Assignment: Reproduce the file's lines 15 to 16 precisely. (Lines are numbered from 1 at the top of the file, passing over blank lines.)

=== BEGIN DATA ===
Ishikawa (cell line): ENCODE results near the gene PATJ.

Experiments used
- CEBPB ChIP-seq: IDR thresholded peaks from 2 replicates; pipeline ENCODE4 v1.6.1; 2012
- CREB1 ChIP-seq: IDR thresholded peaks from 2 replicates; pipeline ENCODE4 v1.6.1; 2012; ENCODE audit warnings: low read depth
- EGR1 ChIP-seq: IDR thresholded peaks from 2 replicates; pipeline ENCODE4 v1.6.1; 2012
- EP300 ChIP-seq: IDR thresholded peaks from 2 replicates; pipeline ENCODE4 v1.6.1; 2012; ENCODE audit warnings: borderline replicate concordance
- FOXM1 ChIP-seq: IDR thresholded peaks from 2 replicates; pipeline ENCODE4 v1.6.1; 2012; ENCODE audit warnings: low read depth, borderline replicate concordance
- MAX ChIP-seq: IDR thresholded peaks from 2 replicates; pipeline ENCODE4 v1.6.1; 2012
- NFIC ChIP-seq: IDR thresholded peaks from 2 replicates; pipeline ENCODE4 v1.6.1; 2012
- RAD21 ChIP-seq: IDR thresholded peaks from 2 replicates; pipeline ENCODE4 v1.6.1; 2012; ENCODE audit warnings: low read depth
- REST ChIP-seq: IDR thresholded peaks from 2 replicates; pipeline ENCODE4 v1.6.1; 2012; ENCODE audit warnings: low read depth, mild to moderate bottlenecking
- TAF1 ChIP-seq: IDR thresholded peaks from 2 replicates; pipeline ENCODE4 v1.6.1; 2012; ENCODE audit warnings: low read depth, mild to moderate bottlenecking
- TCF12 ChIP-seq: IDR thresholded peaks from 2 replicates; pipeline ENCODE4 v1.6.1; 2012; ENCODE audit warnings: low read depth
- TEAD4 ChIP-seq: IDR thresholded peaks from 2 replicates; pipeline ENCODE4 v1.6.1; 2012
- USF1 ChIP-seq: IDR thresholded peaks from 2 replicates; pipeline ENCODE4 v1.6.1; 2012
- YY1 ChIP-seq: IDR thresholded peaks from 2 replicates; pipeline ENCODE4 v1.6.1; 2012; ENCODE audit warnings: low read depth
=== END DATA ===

- USF1 ChIP-seq: IDR thresholded peaks from 2 replicates; pipeline ENCODE4 v1.6.1; 2012
- YY1 ChIP-seq: IDR thresholded peaks from 2 replicates; pipeline ENCODE4 v1.6.1; 2012; ENCODE audit warnings: low read depth